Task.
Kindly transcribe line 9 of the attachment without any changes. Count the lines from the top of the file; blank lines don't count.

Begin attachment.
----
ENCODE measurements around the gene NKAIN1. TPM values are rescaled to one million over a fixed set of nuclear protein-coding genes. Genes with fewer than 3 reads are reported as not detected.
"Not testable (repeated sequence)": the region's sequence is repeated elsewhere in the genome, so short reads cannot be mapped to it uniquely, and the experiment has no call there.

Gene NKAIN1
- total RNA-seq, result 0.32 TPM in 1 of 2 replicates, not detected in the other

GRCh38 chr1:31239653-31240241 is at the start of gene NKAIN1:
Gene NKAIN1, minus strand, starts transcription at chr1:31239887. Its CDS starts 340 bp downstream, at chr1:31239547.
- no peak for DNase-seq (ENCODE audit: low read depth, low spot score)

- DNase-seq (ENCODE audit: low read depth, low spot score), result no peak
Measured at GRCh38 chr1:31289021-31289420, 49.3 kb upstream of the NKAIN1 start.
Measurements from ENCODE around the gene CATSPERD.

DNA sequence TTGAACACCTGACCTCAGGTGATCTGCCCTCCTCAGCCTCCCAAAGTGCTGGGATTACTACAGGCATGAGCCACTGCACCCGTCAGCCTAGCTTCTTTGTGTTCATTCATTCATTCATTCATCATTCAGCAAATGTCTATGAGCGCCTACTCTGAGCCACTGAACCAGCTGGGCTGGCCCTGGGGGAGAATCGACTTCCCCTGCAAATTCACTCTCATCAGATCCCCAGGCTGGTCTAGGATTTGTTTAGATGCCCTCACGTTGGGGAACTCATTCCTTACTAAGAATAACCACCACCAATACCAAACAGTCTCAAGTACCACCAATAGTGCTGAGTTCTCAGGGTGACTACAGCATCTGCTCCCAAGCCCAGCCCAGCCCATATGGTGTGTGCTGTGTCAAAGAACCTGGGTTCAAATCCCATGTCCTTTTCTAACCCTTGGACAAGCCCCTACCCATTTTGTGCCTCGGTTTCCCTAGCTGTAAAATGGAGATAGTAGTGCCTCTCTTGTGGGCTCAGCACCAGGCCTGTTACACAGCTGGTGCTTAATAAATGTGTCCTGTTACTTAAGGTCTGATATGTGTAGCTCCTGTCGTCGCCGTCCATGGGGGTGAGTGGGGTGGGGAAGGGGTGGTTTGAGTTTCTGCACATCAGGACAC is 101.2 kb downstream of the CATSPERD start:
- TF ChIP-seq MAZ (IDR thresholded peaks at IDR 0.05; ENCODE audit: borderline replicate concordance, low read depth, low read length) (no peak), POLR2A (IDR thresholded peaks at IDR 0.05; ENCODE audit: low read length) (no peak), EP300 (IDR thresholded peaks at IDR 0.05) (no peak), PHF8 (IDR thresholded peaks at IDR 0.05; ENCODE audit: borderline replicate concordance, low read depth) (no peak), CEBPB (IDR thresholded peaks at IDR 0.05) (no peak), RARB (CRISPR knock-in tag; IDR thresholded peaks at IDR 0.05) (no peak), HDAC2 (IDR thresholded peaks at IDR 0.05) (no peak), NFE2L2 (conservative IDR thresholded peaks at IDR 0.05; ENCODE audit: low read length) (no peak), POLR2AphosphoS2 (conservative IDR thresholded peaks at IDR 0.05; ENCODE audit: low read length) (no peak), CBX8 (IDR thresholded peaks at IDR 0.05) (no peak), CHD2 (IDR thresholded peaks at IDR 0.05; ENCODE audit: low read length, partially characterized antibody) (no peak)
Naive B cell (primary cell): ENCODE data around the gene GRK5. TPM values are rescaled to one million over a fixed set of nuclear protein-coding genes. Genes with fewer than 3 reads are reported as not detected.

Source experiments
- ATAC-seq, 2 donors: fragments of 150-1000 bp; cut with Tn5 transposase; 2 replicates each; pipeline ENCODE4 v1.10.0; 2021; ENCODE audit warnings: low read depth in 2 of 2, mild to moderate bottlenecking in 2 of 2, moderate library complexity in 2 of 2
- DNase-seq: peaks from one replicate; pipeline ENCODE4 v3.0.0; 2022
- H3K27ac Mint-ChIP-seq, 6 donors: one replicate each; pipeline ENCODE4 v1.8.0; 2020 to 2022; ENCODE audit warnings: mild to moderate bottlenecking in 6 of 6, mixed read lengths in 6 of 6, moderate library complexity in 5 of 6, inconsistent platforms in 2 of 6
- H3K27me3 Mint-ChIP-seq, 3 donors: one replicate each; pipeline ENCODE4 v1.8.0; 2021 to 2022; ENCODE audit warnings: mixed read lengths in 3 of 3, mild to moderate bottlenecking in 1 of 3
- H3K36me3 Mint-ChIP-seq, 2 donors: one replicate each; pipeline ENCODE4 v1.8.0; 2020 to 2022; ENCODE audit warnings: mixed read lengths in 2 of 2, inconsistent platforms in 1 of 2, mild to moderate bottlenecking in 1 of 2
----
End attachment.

Measured at GRCh38 chr1:31289021-31289420, 49.3 kb upstream of the NKAIN1 start.